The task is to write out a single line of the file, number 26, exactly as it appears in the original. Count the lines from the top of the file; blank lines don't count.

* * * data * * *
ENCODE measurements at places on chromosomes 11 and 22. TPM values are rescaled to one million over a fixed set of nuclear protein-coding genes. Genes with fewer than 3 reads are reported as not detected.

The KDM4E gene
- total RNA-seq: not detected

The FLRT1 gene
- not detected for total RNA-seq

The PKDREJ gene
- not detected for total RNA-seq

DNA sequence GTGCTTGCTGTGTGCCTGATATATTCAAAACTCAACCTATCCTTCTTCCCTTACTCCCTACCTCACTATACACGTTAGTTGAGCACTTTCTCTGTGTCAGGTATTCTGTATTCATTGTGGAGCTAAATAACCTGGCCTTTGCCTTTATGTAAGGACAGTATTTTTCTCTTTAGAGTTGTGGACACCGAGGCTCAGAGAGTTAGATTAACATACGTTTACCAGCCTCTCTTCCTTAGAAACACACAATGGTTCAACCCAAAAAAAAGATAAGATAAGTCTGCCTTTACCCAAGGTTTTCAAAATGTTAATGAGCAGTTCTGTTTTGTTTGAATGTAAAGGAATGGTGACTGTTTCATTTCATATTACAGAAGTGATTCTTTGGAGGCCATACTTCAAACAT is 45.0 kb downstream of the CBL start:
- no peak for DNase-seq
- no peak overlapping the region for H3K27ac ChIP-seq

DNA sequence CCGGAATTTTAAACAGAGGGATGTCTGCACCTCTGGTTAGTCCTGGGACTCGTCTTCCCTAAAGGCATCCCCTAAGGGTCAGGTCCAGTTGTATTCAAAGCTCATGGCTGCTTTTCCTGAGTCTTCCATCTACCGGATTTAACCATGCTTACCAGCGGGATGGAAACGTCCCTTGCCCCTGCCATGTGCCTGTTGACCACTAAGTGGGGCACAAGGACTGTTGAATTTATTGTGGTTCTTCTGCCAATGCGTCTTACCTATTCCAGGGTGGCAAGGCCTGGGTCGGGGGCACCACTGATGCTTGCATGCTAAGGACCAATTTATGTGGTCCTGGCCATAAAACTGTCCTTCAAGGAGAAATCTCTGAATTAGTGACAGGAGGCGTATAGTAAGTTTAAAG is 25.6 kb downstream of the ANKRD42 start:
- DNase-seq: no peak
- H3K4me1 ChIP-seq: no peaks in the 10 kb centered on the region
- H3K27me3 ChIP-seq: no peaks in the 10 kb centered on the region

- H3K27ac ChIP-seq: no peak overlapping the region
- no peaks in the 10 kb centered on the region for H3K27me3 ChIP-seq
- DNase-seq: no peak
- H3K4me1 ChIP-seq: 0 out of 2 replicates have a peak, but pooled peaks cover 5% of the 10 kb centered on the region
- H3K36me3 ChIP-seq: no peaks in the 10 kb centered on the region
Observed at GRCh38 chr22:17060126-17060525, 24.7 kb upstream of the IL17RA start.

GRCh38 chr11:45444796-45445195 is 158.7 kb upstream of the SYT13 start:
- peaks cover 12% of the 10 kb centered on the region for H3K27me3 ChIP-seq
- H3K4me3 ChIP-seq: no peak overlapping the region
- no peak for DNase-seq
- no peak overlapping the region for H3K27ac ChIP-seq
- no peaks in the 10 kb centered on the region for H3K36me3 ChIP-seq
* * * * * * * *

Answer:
- no peaks in the 10 kb centered on the region for H3K36me3 ChIP-seq